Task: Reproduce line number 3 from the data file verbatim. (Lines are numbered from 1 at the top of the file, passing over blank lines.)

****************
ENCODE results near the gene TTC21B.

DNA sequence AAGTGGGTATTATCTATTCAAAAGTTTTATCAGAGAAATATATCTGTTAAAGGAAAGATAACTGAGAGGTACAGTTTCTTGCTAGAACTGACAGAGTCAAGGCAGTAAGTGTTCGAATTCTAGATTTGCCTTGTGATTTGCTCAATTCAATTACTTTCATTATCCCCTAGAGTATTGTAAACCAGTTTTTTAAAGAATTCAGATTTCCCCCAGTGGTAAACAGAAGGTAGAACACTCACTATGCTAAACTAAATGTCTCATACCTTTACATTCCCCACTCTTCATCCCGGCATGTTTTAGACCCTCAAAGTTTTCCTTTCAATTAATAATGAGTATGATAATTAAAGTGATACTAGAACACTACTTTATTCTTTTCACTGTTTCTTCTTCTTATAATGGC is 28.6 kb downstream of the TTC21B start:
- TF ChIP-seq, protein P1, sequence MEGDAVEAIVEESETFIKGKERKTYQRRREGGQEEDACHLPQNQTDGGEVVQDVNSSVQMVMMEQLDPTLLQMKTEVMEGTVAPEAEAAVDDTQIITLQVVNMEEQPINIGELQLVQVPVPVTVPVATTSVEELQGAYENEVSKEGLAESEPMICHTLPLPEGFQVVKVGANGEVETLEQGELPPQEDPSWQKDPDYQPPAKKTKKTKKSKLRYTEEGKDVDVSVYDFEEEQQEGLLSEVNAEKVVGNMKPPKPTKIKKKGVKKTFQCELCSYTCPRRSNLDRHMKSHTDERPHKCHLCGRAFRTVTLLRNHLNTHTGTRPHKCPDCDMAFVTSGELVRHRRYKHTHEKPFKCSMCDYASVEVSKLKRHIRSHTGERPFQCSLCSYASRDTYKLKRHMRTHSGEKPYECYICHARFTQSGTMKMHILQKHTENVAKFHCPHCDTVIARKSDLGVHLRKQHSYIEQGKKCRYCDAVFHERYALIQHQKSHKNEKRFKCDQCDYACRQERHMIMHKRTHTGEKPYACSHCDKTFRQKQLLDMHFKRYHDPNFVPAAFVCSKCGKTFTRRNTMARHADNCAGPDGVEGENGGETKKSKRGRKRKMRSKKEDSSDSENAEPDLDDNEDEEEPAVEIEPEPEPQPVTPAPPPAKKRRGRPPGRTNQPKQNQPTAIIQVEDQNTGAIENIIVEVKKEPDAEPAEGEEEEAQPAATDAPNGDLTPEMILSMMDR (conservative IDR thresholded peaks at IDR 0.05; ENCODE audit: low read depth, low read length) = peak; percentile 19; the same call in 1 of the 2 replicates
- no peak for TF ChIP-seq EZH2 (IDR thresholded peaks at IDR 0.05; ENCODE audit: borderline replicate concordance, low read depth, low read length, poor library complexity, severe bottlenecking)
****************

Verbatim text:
- TF ChIP-seq, protein P1, sequence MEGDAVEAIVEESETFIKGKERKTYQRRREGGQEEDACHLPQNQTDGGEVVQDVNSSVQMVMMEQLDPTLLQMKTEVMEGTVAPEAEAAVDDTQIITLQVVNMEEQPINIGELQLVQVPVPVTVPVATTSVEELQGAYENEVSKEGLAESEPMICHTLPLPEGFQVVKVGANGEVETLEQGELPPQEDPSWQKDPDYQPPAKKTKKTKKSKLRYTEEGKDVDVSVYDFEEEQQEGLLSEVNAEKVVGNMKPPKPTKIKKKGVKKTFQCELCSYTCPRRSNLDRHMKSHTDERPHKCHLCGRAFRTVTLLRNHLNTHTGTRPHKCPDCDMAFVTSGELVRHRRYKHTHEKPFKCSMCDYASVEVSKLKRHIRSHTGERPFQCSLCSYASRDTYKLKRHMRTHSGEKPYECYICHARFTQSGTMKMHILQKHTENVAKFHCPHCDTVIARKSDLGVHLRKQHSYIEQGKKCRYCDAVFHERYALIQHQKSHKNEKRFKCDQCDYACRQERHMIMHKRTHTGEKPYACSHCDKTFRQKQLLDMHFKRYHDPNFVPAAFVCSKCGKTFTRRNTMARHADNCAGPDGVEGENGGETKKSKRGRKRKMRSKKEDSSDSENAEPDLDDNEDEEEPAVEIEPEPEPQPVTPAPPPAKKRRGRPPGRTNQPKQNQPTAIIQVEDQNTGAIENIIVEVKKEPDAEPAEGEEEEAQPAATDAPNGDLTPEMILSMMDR (conservative IDR thresholded peaks at IDR 0.05; ENCODE audit: low read depth, low read length) = peak; percentile 19; the same call in 1 of the 2 replicates